In 1997 Sheldon Rampton and John Stauber wrote Mad Cow USA, warning that that mad cow type diseases were possible in the U.S. Even now, in the face of North America's first case of mad cow disease in Canada, the powerful livestock industry and their friends in government are refusing to adopt the strict British standards regarding animal feeding and testing. USA Today editorializes that "Lax federal regulation and enforcement have left the U.S. beef supply and consumers' health unnecessarily vulnerable to an outbreak of mad cow... . ... The 1997 partial ban does not include cattle blood, which is fed to calves as a replacement for milk. ... A total ban on animal additives in animal feed would greatly reduce remaining risks. ... But the cattle industry and the FDA argue that a ban on animal products in feed is unnecessary because adequate safeguards against mad cow already are in place. ... That argument hides the industry's economic incentive to keep low-cost sources of animal protein in the diets of cattle."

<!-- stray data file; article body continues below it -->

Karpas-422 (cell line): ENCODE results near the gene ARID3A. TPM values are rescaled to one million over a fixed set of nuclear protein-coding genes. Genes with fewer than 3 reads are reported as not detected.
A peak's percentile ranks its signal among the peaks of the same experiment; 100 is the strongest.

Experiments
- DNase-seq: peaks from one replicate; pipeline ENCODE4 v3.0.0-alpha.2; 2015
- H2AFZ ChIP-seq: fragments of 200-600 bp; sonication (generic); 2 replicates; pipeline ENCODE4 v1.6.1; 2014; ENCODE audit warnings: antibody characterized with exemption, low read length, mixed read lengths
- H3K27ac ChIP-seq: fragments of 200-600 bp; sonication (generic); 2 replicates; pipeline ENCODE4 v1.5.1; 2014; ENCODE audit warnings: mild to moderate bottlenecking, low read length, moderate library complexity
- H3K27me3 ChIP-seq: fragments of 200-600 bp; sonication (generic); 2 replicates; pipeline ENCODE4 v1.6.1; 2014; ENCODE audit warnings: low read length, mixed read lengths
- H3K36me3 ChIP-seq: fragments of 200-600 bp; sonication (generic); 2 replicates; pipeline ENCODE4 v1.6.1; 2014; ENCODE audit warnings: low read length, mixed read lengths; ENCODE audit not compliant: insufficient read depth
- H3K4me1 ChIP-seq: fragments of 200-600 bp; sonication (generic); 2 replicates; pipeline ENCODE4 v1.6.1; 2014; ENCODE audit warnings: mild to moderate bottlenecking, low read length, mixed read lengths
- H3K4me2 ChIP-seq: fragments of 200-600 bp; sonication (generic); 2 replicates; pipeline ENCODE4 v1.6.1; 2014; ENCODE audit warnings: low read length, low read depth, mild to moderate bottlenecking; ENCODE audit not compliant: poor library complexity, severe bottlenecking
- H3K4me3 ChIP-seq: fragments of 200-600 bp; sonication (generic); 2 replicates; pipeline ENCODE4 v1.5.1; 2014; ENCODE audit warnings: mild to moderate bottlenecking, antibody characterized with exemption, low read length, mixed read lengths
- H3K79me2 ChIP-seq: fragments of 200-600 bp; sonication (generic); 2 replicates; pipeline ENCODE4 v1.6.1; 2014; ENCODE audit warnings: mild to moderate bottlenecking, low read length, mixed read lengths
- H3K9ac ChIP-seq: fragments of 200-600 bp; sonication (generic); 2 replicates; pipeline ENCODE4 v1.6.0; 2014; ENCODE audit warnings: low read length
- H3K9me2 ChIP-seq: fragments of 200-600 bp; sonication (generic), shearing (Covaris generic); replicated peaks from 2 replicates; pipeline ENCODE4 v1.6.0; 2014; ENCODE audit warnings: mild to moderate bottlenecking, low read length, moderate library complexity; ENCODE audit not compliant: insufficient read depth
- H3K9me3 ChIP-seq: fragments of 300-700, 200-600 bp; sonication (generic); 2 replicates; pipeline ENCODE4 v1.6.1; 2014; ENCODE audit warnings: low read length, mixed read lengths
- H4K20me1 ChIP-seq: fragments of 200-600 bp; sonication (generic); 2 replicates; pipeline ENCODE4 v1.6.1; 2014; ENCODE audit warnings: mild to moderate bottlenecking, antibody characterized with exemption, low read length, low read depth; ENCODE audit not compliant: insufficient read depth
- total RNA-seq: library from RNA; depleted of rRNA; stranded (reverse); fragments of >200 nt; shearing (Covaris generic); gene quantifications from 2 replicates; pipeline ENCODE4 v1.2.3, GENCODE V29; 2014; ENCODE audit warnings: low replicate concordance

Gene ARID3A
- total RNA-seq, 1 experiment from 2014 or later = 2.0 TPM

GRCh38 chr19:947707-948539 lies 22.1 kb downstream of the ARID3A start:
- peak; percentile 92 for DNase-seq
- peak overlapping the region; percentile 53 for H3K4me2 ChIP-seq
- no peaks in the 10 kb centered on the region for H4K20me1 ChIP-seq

Efforts to Contain Mad Cow Disease Fall Short